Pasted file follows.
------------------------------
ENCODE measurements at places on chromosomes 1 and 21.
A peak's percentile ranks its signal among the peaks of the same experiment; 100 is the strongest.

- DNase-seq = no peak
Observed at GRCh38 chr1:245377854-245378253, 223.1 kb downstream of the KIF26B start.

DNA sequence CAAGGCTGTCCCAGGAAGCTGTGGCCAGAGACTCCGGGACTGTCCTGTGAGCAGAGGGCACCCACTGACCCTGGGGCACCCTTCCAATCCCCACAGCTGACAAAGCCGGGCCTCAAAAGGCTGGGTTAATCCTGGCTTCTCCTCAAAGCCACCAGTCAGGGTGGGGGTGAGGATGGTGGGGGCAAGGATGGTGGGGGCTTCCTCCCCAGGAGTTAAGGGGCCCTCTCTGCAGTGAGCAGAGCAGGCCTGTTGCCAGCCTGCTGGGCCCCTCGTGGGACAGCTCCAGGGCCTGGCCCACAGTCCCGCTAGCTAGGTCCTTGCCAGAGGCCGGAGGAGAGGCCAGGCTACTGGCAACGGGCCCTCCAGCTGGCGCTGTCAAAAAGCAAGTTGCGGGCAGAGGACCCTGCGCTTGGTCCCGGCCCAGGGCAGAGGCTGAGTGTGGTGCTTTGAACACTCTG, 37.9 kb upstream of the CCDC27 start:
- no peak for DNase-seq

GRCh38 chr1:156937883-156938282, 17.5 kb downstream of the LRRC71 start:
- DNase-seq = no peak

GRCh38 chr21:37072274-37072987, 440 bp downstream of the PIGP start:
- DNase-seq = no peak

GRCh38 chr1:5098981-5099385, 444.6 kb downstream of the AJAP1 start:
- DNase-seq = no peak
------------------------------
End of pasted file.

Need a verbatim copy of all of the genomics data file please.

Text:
ENCODE measurements at places on chromosomes 1 and 21.
A peak's percentile ranks its signal among the peaks of the same experiment; 100 is the strongest.

- DNase-seq = no peak
Observed at GRCh38 chr1:245377854-245378253, 223.1 kb downstream of the KIF26B start.

DNA sequence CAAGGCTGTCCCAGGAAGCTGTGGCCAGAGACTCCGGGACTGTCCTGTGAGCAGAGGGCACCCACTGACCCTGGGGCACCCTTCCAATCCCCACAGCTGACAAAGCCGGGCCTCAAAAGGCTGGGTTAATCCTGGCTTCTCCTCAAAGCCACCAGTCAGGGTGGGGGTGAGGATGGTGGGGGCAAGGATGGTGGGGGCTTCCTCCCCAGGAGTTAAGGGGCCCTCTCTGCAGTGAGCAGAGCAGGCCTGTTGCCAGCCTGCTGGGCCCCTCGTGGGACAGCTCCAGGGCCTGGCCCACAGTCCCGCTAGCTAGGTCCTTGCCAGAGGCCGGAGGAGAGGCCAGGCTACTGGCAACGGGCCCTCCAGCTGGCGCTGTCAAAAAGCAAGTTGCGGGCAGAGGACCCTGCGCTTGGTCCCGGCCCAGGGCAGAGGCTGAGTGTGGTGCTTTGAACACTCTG, 37.9 kb upstream of the CCDC27 start:
- no peak for DNase-seq

GRCh38 chr1:156937883-156938282, 17.5 kb downstream of the LRRC71 start:
- DNase-seq = no peak

GRCh38 chr21:37072274-37072987, 440 bp downstream of the PIGP start:
- DNase-seq = no peak

GRCh38 chr1:5098981-5099385, 444.6 kb downstream of the AJAP1 start:
- DNase-seq = no peak